Pentagon Terror Damage Will Take Years to Repair
By Gerry J. Gilmore
American Forces Press Service
WASHINGTON, Oct. 3, 2001 The Pentagon's chief renovation official said Oct. 2 that repairs on the building stemming from the Sept. 11 terrorist attack might take more than three years to complete.
Walker Evey, Pentagon renovation project manager, updates reporters at an Oct. 2, 2001, press conference on building repair and renovation efforts in the wake of the Sept. 11 terrorist attack. Photo by Gerry J. Gilmore.
(Click photo for screen-resolution image);high-resolution image available.
The Pentagon's Wedge 1 section, which along with Wedge 2 took the brunt of the hijacked airliner's impact, had just undergone improvements as part of a total building renovation slated for completion by 2012.
The damaged wedge sections have to be torn down, cleared and rebuilt, and that will take about 18 months, said Walker Evey, Pentagon renovation project manager. He added it could take as much as another two years after that to distribute utilities for tenants and provide furniture, fixtures, equipment and carpeting.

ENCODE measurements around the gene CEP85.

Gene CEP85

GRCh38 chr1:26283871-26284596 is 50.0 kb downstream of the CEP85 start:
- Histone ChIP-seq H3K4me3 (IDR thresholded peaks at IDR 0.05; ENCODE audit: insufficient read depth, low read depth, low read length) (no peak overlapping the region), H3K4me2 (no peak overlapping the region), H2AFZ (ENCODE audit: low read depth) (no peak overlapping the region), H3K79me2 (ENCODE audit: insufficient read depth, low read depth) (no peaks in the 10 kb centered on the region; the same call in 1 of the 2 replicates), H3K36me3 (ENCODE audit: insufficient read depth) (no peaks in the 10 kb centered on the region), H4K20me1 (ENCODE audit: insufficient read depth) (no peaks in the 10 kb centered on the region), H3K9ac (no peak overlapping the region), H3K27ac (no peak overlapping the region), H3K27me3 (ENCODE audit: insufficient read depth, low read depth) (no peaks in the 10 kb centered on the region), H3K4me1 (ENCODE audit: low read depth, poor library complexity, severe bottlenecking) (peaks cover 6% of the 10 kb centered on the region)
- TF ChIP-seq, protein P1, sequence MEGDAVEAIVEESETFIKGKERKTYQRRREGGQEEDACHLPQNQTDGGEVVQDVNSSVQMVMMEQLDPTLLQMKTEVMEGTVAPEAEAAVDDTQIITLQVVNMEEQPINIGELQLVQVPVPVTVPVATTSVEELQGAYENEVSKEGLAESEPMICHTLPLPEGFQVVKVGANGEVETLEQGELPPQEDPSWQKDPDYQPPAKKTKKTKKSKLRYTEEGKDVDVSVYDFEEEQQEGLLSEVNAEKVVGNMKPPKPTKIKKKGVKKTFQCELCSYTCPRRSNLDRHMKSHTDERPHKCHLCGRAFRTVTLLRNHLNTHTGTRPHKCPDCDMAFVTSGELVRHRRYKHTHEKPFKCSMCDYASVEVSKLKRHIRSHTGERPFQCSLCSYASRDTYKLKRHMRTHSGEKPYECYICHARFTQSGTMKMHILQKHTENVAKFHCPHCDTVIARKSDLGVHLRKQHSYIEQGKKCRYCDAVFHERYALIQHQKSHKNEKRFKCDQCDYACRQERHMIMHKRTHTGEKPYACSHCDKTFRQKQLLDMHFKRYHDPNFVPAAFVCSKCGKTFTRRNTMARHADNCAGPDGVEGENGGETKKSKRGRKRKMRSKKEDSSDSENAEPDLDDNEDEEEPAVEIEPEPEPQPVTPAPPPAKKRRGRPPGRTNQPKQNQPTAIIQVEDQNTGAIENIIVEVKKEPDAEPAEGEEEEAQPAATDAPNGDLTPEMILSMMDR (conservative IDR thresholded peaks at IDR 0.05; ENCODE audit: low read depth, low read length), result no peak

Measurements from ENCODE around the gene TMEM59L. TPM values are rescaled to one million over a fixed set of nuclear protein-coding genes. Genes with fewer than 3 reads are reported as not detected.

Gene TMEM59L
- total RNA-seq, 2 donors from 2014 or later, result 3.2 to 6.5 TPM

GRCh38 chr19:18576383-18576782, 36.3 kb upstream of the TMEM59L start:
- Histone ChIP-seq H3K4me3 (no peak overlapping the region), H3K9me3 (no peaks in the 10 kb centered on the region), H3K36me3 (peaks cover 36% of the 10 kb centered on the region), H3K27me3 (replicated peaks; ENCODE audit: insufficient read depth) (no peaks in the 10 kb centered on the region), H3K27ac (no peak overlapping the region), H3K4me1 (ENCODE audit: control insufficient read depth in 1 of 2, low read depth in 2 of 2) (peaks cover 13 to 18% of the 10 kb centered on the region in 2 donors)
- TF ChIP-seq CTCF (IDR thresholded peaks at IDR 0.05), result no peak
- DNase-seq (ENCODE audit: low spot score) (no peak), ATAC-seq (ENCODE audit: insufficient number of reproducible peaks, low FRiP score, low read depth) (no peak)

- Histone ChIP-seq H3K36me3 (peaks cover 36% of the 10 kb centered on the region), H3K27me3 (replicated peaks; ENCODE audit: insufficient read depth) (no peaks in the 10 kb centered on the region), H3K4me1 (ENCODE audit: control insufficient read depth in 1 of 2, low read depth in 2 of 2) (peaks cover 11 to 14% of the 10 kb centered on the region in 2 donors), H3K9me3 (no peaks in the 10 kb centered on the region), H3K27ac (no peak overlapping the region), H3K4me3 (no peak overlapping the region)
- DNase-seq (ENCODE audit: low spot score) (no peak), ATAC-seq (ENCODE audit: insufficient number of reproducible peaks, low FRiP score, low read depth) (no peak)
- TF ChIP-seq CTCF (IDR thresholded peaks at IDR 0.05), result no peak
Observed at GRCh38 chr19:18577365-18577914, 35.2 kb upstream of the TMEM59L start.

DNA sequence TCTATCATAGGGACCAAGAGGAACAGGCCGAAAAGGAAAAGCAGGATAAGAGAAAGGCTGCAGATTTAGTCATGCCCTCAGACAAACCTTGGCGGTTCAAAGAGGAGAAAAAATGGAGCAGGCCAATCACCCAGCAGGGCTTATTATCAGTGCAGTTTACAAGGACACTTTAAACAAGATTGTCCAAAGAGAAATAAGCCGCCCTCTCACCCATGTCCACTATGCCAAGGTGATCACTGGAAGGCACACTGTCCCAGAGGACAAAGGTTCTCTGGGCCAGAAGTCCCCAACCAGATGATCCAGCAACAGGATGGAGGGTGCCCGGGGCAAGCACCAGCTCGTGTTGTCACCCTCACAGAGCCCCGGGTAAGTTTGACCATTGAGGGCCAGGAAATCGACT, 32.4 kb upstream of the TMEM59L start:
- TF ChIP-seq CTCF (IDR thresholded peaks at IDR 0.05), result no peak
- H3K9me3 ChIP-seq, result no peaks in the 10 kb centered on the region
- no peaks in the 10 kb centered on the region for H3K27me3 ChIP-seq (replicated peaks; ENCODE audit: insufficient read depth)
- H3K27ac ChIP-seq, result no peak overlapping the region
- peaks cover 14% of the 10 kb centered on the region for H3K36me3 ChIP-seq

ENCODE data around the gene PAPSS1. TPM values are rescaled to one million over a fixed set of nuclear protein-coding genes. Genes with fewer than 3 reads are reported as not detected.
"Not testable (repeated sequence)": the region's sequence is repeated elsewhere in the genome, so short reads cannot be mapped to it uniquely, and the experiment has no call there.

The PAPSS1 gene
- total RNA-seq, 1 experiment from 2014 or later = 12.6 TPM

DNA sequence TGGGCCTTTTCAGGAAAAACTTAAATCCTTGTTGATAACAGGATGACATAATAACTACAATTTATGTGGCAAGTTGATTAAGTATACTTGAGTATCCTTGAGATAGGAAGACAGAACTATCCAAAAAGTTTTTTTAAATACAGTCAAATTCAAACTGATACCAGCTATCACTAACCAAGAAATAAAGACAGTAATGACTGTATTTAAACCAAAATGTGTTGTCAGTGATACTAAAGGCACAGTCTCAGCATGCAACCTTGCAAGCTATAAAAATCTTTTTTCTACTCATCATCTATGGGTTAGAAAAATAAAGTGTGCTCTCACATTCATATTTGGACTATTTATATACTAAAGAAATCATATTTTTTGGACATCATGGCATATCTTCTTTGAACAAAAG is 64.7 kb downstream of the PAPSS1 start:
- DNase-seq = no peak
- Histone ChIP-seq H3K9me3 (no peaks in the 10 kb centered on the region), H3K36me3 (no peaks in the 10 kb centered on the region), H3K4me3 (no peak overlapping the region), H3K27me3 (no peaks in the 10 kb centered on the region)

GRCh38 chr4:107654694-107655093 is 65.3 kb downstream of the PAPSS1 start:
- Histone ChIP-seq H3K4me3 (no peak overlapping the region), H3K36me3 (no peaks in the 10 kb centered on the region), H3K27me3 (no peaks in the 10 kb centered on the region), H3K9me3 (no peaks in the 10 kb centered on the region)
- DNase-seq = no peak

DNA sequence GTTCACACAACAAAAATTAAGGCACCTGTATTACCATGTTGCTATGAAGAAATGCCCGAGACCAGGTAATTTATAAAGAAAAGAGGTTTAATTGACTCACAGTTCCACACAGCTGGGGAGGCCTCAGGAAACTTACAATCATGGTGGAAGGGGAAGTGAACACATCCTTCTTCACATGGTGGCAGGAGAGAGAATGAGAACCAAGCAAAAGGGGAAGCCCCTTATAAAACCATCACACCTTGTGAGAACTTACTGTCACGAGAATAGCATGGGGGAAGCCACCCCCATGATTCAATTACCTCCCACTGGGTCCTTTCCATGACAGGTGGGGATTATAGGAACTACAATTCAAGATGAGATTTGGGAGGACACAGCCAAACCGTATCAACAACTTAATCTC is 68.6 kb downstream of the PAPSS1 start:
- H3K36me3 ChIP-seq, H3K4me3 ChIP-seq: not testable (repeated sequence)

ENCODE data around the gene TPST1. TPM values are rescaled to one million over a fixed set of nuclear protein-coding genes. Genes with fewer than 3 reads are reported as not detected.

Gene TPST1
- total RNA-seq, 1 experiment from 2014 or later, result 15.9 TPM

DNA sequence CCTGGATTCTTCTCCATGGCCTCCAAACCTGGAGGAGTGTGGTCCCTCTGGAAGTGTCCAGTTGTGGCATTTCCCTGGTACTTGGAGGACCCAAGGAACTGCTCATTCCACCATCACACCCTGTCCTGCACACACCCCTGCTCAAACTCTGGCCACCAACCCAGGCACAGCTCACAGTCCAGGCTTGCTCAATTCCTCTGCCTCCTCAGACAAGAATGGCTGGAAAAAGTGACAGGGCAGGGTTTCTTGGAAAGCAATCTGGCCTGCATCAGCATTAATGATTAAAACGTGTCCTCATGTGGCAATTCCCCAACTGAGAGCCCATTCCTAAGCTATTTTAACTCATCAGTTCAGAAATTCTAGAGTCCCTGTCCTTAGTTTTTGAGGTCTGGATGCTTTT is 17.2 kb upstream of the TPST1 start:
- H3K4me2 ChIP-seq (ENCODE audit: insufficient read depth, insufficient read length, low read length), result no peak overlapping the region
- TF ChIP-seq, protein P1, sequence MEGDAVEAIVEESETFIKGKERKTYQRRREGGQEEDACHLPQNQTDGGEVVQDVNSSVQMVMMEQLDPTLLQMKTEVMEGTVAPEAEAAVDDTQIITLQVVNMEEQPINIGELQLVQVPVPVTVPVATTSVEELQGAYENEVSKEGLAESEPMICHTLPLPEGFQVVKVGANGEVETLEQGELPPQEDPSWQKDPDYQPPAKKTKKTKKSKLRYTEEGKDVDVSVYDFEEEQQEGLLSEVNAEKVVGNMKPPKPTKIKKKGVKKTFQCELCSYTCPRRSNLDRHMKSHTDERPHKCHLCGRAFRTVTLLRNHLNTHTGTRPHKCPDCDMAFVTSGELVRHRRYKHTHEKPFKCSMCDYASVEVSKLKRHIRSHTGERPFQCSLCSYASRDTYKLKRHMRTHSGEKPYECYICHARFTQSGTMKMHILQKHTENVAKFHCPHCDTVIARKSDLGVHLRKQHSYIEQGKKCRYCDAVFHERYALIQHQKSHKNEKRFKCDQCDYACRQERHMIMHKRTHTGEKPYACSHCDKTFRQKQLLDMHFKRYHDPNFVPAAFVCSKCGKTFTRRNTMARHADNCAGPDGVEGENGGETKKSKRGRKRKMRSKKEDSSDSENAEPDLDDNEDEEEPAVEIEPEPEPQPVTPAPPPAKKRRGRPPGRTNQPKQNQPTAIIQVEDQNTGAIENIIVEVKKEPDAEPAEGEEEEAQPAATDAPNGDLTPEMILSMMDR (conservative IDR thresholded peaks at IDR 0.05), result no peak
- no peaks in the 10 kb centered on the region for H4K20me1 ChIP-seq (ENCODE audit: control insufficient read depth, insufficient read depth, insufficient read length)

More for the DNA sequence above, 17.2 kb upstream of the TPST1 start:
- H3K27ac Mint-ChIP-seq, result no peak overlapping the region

"We'll certainly try to do it faster than that, however," he said, estimating it could cost around $800 million for repairs and renovations for the two sections.
Much of the debris from the impact has been removed, Evey said, noting that the FBI on Sept. 26 handed over crash site management to the Army's Military District of Washington. At that time, about 10,000 tons of debris had been removed during rescue and recovery efforts.
Damaged furniture, file cabinets and other debris originally moved by firefighters and relief workers still need to be removed, Evey said.
A current concern at the building is the growth of mold and mildew caused by water poured onto fires, Evey said. He said the building's air is tested extensively "to ensure that it's a healthy work environment." Historical materials housed in the recently renovated Pentagon library are unharmed, he added.
Evey noted that his staff of 300 has been working 15- to 18-hour days since the attack.
As a result of the attack, 125 people were killed or remain unaccounted for, not including the 64 passengers on the hijacked plane, according to DoD documents. To date, 118 remains have been recovered and transported to Dover Air Force Base, Del., for identification.